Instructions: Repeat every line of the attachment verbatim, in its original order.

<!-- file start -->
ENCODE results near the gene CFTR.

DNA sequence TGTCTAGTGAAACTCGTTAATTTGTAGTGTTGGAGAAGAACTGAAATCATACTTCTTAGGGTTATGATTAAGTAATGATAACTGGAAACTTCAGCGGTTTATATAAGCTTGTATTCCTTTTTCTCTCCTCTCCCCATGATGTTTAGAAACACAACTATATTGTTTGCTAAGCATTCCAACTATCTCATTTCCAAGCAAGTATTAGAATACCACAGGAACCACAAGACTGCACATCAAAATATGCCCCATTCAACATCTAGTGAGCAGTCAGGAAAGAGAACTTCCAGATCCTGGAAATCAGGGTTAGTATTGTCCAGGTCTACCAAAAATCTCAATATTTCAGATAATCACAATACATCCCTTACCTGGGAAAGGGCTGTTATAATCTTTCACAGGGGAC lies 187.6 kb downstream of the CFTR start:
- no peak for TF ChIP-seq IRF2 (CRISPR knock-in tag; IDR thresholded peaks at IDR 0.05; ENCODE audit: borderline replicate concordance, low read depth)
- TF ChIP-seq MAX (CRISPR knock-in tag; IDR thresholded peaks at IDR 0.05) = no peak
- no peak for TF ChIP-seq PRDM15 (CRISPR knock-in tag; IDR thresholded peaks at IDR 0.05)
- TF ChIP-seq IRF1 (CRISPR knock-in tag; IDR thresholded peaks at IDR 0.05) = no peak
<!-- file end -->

ENCODE results near the gene CFTR.

DNA sequence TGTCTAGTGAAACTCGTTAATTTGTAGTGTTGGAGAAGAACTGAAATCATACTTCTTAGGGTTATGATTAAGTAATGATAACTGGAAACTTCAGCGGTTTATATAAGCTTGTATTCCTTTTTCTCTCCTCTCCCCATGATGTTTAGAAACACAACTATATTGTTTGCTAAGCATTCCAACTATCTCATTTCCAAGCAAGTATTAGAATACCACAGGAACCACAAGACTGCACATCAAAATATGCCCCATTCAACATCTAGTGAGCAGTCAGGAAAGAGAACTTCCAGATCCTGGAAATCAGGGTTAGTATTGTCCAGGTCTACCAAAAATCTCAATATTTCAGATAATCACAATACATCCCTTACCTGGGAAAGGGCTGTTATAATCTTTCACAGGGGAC lies 187.6 kb downstream of the CFTR start:
- no peak for TF ChIP-seq IRF2 (CRISPR knock-in tag; IDR thresholded peaks at IDR 0.05; ENCODE audit: borderline replicate concordance, low read depth)
- TF ChIP-seq MAX (CRISPR knock-in tag; IDR thresholded peaks at IDR 0.05) = no peak
- no peak for TF ChIP-seq PRDM15 (CRISPR knock-in tag; IDR thresholded peaks at IDR 0.05)
- TF ChIP-seq IRF1 (CRISPR knock-in tag; IDR thresholded peaks at IDR 0.05) = no peak